Other Posts to Crow About – 2018 Week 44 Edition
Forty-fourth week of 2018 edition!
This is a Crow's eye view of the posts that caught my attention this week. Typically, they'll be posts that celebrate some aspect of anime, like strong characters, intricate plots, or amazing worlds.
There are only two rules:
- I have to find the site to read it. I publish a list of the sites I review every week, so please do look for your site! If you don't see it, I'd love for you to mention your site in the comments.
- Your post had to have been published during the last seven days (or so)
Remember, you can find a list of the sites I check every week here.
There're a lot of good posts in the anime space. I hope this article helps you find some of them!
You know how as you get older, you start to realize that people can be, let's say, less than open minded? Okay, more like a little crazy? Like, "screaming in your face if you don't agree with them" crazy? This post from 100 Word Anime explores that idea. Used to be, it might be fun to start up an anime conversation with a stranger. Nowadays? Well, it can be a bit dangerous. It's to the point where I try not to even bring it up at work! It's not that I worry about what narrow minded people might think; it's more that I just want to avoid the hassle. So, did the post's writer have to endure a public attack? Or maybe find a fellow fan? Have to invest in personal protection? You'll need to read the article to find out!
I've been reflecting a lot lately on the state of discourse in social media in general and in the United States in particular. As a theology major, and as someone who tries to understand the world as it is, I buy into the idea that agenda is the enemy of fact. So it's with mounting frustration that I read attacks on (seemingly) anyone who suggests that something as vile as rape culture is bad. "Oh, you're just a Social Justice Warrior," is a common refrain. I remember the life and death battles that accompanied some of the gains we made in terms of social justice at the end of the 1960s. That means I take exception to anyone contravening the idea of "social justice." How the heck can social justice be a bad thing? How can we dismiss the condemnation of something that deserves condemnation? But that's not the real question, is it? The real question is how we, as a people, can continue by our inaction to condone the pain and misery this rape culture inflicts on its survivors? To drive home this imperative, this post from BiblioNyan gives us a serious and personal reminder of what's really at stake -- and agenda be damned.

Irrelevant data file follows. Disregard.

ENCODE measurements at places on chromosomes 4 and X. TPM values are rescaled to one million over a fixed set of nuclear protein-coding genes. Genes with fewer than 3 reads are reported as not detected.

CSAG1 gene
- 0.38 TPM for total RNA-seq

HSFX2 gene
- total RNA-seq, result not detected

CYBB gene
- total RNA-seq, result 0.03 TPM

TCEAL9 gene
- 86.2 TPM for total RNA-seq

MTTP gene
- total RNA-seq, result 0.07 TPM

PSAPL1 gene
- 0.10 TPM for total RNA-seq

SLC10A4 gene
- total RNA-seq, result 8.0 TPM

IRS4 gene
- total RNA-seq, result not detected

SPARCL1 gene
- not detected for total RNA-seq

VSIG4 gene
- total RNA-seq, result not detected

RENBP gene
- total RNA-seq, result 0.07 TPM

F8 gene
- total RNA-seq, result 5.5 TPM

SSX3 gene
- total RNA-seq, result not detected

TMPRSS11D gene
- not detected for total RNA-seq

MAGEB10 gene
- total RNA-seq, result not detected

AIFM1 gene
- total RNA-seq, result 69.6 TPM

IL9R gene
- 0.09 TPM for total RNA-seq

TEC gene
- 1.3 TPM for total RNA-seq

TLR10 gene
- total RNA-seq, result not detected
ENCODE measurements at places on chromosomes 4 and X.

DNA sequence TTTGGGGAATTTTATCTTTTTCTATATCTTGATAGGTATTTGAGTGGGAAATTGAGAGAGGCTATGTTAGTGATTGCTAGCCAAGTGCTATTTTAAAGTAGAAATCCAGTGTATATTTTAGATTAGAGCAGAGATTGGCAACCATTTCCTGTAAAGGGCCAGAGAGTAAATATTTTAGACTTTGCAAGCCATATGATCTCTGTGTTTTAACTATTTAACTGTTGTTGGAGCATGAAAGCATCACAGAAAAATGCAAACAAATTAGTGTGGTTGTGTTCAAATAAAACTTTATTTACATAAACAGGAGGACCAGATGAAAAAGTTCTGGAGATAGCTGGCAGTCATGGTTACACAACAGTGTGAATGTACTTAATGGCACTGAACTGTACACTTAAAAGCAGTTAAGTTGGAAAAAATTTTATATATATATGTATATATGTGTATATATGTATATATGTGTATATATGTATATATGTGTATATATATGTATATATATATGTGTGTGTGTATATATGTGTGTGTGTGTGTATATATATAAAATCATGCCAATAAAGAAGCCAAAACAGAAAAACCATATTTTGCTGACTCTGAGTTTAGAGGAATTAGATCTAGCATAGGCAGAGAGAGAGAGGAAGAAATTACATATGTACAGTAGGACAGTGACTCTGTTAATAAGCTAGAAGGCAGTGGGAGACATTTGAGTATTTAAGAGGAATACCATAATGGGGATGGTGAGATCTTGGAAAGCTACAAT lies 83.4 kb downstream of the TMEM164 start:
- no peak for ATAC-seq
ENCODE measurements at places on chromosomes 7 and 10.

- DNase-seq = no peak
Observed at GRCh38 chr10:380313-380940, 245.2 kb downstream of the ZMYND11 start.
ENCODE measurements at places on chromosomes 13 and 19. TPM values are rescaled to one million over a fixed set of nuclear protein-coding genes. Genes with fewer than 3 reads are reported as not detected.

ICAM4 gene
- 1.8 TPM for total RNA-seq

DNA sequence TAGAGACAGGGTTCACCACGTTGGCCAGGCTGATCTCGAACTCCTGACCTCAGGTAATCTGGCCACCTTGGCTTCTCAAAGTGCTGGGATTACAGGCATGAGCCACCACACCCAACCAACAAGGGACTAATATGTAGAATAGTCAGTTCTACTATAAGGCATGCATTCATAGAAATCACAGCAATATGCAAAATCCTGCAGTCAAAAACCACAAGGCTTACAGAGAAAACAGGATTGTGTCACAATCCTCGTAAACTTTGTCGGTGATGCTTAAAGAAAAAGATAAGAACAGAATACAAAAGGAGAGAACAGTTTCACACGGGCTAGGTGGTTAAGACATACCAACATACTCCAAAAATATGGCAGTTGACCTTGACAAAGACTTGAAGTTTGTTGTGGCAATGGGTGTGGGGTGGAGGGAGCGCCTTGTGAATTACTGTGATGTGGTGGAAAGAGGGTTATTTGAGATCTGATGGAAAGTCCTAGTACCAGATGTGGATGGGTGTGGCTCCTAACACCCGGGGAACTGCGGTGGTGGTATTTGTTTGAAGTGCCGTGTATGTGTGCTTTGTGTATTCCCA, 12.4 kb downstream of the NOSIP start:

I kinda feel like I'm out of step with the times. Here it is November 2018, and I haven't published anything about Halloween 2018! Sigh! Well, to make up for that, I want to share a post that presents 10 top horror anime. I've seen a lot of these top x lists for scary anime series, but this one had a delightfully eclectic list of shows. It includes perennial favorites like Shiki and Another, which are almost bellwethers of a good Halloween list. But then there are other lists like this list from Just a Whole Lot of Weird that pleasantly surprised me by going beyond those standards! Of course, I'm not going to spoil the surprise, so please do check out the article and see if you can guess which shows convinced me to include it!
Did you watch Strike the Blood? It was a harem show around a vampire, the Fourth Progenitor Kojou Akatsuki. I'm pretty picky about my harems. The main character either has to be completely harmless like the well-intentioned but almost helpless Rito Yuuki from To Love-Ru, or they have to be badasses who use their power to express both respect and affection for the women in their lives, like Kogarashi Fuyuzora from Yuuna and the Haunted Hot Springs. For me, Strike the Blood's Kojou makes the grade because he seriously wants to be like Kogarashi, and often pulled it off! Fan favorite character Yukina Himeragi more often than not went to great lengths to explain why he was an idiot, but their banter was part of the charm. The show had a lot more going for it, and this article from Lita Kino Anime Corner nails describing what that "lot more" is! What impressed me most about this article? Its recognition of who the best girl really was in the series!
It's a common theme in zombie fiction: If society degenerates around you, what are the rules? What traits are desirable or virtuous? Do those concepts even apply? I've always loved anime's ability to explore questions like this, and horror anime series are no exception! So I was really excited to read this post from Mechanical Anime Reviews that explores these questions! It takes three excellent zombie/altered mental state series, School Live, High School of the Dead, and Parasyte: The Maxim, and elucidates what they have to say on the subject. Even more cool? This is actually a meta post that builds on the site's previous review of each series!